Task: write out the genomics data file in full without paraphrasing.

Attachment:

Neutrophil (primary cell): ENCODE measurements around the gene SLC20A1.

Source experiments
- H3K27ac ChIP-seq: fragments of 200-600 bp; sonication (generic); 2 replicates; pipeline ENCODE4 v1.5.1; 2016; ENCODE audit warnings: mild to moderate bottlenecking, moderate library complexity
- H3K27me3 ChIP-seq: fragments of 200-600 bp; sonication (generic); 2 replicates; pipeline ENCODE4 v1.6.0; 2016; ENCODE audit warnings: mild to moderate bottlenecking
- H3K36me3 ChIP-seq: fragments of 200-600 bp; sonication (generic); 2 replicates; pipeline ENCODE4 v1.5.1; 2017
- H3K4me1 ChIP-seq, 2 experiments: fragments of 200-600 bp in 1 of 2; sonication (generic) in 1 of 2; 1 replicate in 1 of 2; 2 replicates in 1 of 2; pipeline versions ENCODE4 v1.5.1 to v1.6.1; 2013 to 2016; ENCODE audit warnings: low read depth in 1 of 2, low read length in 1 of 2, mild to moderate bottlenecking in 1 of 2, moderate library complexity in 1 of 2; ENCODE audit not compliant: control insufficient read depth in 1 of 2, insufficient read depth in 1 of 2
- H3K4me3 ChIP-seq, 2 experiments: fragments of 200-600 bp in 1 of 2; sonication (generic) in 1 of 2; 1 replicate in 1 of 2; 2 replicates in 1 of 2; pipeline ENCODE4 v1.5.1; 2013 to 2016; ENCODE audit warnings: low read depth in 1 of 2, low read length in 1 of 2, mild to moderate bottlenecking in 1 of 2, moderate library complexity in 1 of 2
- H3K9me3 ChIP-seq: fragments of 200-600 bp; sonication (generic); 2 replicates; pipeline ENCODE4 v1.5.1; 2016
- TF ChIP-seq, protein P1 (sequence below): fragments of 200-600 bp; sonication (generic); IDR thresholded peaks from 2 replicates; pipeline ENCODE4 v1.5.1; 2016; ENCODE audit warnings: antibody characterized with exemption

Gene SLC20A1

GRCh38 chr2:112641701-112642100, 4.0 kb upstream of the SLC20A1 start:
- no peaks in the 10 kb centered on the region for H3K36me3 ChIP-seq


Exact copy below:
Neutrophil (primary cell): ENCODE measurements around the gene SLC20A1.

Source experiments
- H3K27ac ChIP-seq: fragments of 200-600 bp; sonication (generic); 2 replicates; pipeline ENCODE4 v1.5.1; 2016; ENCODE audit warnings: mild to moderate bottlenecking, moderate library complexity
- H3K27me3 ChIP-seq: fragments of 200-600 bp; sonication (generic); 2 replicates; pipeline ENCODE4 v1.6.0; 2016; ENCODE audit warnings: mild to moderate bottlenecking
- H3K36me3 ChIP-seq: fragments of 200-600 bp; sonication (generic); 2 replicates; pipeline ENCODE4 v1.5.1; 2017
- H3K4me1 ChIP-seq, 2 experiments: fragments of 200-600 bp in 1 of 2; sonication (generic) in 1 of 2; 1 replicate in 1 of 2; 2 replicates in 1 of 2; pipeline versions ENCODE4 v1.5.1 to v1.6.1; 2013 to 2016; ENCODE audit warnings: low read depth in 1 of 2, low read length in 1 of 2, mild to moderate bottlenecking in 1 of 2, moderate library complexity in 1 of 2; ENCODE audit not compliant: control insufficient read depth in 1 of 2, insufficient read depth in 1 of 2
- H3K4me3 ChIP-seq, 2 experiments: fragments of 200-600 bp in 1 of 2; sonication (generic) in 1 of 2; 1 replicate in 1 of 2; 2 replicates in 1 of 2; pipeline ENCODE4 v1.5.1; 2013 to 2016; ENCODE audit warnings: low read depth in 1 of 2, low read length in 1 of 2, mild to moderate bottlenecking in 1 of 2, moderate library complexity in 1 of 2
- H3K9me3 ChIP-seq: fragments of 200-600 bp; sonication (generic); 2 replicates; pipeline ENCODE4 v1.5.1; 2016
- TF ChIP-seq, protein P1 (sequence below): fragments of 200-600 bp; sonication (generic); IDR thresholded peaks from 2 replicates; pipeline ENCODE4 v1.5.1; 2016; ENCODE audit warnings: antibody characterized with exemption

Gene SLC20A1

GRCh38 chr2:112641701-112642100, 4.0 kb upstream of the SLC20A1 start:
- no peaks in the 10 kb centered on the region for H3K36me3 ChIP-seq